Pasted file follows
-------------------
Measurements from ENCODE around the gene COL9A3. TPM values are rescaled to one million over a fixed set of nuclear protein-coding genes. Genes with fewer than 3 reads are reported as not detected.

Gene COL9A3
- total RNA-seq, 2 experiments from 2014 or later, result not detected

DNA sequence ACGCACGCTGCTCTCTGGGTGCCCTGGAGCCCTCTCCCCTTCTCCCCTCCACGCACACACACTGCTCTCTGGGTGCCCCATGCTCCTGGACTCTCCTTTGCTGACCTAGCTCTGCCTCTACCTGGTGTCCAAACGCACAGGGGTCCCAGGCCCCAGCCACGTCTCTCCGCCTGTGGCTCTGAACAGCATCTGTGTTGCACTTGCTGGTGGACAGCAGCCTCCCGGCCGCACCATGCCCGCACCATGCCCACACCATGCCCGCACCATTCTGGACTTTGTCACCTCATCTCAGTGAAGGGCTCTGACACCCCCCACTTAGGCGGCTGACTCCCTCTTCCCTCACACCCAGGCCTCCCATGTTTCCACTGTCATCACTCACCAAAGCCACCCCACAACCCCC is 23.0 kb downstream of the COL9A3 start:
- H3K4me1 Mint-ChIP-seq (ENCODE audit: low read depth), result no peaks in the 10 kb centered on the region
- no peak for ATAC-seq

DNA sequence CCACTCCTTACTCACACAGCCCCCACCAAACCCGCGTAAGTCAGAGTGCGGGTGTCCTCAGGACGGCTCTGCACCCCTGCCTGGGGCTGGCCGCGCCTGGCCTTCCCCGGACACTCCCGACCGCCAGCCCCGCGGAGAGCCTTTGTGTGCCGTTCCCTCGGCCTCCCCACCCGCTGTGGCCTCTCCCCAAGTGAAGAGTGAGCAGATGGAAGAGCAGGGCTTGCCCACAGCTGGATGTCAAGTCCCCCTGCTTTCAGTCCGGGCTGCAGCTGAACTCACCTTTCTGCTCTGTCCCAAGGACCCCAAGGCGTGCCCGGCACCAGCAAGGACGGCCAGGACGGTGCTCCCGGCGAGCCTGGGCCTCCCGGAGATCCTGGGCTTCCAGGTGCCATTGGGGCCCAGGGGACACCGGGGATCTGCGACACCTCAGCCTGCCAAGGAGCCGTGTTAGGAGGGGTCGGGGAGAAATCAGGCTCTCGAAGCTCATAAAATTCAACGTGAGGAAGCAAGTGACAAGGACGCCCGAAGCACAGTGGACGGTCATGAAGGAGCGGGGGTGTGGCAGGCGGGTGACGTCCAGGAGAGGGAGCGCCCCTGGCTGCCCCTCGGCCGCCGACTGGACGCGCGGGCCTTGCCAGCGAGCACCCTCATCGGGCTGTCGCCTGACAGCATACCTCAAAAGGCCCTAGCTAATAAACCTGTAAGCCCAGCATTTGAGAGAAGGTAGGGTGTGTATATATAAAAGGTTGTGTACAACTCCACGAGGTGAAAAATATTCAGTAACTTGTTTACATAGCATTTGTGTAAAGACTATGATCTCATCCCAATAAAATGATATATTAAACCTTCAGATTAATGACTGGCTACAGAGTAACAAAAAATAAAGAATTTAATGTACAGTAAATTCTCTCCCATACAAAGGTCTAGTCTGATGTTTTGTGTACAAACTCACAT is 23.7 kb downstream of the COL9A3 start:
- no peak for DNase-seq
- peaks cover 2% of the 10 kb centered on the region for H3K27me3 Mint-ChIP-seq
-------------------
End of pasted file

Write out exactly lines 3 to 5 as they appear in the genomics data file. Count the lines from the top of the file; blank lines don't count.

- total RNA-seq, 2 experiments from 2014 or later, result not detected

DNA sequence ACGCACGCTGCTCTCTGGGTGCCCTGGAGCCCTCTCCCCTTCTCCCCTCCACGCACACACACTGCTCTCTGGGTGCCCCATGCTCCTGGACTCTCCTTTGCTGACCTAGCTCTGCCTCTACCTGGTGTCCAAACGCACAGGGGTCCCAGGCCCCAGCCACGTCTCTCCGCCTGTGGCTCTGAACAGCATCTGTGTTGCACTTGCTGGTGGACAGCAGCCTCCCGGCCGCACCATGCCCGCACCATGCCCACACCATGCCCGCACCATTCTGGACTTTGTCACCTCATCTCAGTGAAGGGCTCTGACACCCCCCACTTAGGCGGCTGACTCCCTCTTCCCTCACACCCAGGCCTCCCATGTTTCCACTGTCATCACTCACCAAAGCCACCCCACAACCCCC is 23.0 kb downstream of the COL9A3 start:
- H3K4me1 Mint-ChIP-seq (ENCODE audit: low read depth), result no peaks in the 10 kb centered on the region